How to Install C10 Front Suspension Systems
1963-1987 C10 Front Suspension Install
If you own an old Chevy or GMC truck, you know that it rides like an old truck. We want to show you how to upgrade the front suspension on your 1963-1987 C10 to modern tubular suspension with coil-overs. This suspension will drastically change the ride quality of your truck. Another bonus of the coil-overs besides the improved ride the valving gives you is the ability to easily adjust the ride height to your exact preference.
Watch as we complete the front end swap on the floor with basic hand tools, just like you’d be doing at home. The kit comes with a front sway bar, tubular upper and lower control arms and a coil-over shock and bracket.
Remember, this is video 1 of 3, discussing the front suspension only. We are going to be upgrading the rear suspension as well!
Removing the Old Components
The process of uninstallation is fairly straightforward. We started by jacking the front end up and removing the front wheels. Now this suspension is a really basic dual A-Arm type suspension and with the shocks remote mounted it’s almost easier to disassemble than other suspension.
We started disassembling the suspension by removing the tie rods from the spindle. Since we were going to upgrade to disc brakes as well, we went ahead and disconnected the brake lines along with the shocks. We also removed the sway bar from the control arms and frame.
The next step was to remove the spindle and coil springs. We started by removing the cotter pins and backing the castle nuts halfway off. With the coil spring keeping pressure, we smacked the spindle at the ball joints with a sledge hammer to break them loose from the spindle. With both broken loose, we put a floor jack under the lower arm to hold some pressure while we removed the spindle.
Then we lowered the lower control arm and removed the coil spring – be careful here, as these can be under a lot of tension and can pop out, causing harm.
Both control arms will need to be unbolted and removed. The top is held in with two bolts while the bottom is held in with two U-bolts.
The last part of this step requires removing a few rivets and cutting a hole for the coil-over to pass through. Don’t worry, we show you a few techniques to make this easy.
On top of the coil spring pocket is an “L”-shaped bracket. This bracket joins the crossmember to the frame and has to be removed in order to install the coil-over shocks. On the vertical frame side, there are four bolts that hold it to the frame. On the horizontal crossmember side, there are four rivets that have to be removed.
You can remove the rivets however it is easiest for you. We took a die grinder with a cut-off wheel, cut an “X” into the top, and popped the top off before driving them out. One thing to note here is that grease and dirt love to sit on this bracket, and you might not see these rivets. Clean out this bracket and you will see them.
Once you have this bracket out of the way, the very last step is to cut a hole in the crossmember for the coil-over to come through.
In order to get the hole, we set the new bracket in place and traced out the hole. We used a torch to cut, but you could use a drill, die grinder, plasma cutter, etc. – whatever is available and works best for you.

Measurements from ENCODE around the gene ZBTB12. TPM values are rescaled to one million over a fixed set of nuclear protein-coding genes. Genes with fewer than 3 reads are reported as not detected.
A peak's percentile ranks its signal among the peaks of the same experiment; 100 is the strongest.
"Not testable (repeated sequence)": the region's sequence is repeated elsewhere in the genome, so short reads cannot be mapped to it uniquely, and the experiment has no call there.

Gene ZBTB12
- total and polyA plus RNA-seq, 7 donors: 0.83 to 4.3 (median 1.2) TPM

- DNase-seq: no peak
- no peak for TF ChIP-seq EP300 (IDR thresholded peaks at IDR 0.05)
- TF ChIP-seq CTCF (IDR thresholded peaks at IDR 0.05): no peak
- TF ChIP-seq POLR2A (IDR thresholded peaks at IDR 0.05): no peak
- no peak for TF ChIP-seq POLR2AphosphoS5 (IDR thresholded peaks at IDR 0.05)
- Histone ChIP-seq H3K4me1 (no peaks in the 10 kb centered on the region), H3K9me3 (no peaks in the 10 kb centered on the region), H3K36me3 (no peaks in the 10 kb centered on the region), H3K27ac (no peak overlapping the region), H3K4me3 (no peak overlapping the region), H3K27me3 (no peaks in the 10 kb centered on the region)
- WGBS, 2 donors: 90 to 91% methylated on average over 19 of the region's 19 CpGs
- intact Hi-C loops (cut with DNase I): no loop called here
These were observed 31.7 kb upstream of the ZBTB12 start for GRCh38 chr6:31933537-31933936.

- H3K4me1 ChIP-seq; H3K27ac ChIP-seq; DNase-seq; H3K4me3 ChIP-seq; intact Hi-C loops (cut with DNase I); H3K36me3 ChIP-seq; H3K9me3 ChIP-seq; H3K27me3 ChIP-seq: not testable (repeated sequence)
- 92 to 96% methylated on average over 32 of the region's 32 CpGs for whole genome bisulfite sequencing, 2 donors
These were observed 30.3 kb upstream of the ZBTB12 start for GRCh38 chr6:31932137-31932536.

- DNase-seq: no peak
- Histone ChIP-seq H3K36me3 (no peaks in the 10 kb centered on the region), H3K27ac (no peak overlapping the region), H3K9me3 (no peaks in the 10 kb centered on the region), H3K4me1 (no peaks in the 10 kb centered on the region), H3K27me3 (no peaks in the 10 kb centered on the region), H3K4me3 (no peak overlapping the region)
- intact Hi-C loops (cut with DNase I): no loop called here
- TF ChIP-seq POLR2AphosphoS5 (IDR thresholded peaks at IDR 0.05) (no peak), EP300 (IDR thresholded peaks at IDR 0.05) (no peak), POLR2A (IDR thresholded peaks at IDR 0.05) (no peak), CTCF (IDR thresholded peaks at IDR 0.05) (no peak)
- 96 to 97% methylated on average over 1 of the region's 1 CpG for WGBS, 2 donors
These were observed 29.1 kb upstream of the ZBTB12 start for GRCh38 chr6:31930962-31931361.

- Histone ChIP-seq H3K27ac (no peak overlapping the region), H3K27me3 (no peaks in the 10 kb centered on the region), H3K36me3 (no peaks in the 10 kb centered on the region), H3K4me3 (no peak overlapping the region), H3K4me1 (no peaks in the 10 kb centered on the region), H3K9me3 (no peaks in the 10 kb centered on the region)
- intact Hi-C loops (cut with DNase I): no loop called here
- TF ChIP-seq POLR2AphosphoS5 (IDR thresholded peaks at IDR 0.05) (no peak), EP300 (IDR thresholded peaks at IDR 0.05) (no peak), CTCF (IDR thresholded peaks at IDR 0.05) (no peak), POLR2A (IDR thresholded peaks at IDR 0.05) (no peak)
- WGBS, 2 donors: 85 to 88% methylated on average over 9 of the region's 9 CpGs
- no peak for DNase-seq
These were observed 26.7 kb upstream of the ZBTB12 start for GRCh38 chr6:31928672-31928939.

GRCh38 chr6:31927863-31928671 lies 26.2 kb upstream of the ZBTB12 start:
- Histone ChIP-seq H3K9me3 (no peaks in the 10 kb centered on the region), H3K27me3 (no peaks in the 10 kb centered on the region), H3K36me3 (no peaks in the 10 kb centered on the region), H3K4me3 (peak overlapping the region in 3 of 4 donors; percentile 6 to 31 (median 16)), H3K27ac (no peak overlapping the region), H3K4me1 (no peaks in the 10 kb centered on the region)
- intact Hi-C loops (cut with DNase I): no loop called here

Our very first step was to get the coil-over bracket bolted in place. One thing to note is these are left and right specific, so be sure to have the correct one on each side. Remember too that these are old trucks that saw lots of miles and weren’t perfect from the factory. It’s very possible that when bolting in this bracket you’ll have to run a drill through some of the holes due to misalignment. This is normal and not a concern.
Before bolting in the lower control arms, take a careful look at the saddles that the cross shaft sits in. There’s an alignment dowel that should be there. If it’s not, you’ll want to get that fixed before moving on.
Bolting On The Arms
Go ahead and bolt on the lower arms, making sure to keep the arm aligned with the dowels on the frame. The U-bolts that hold these arms on need to be tightened down evenly – if not, they could fail over time.
From here, install the upper arms with the provided hardware and assemble the coil-over springs. We had the coil spring adjusters all the way down at their lowest setting, which is where the truck sits the lowest; that made it easier for installation.
With the arms in place and the coil spring in place, we installed our new spindles with disc brakes, tightened down the castle nuts and installed cotter pins.
This truck had a factory sway bar, so we already had the mounts to bolt up the new sway bar; however, some trucks didn’t come with a sway bar. The solution there is to bolt the sway bar to the lower control arms with the sway bar end links, then hold the sway bar to the frame with the brackets attached. The brackets will match the frame where it’s supposed to be; this way, you can drill holes and attach the sway bar.
With everything installed, we bled the brakes, installed the wheels and set it down on the ground. At this point we didn’t dial in the suspension and ride height quite yet as we wanted to get the rear suspension installed before getting our ride height and alignment done.
Time to upgrade the rear suspension to match the front suspension. Be sure to tune into the next video!
If you have any questions, please feel free to give us a ring at (952) 985-5675 or shoot us an email.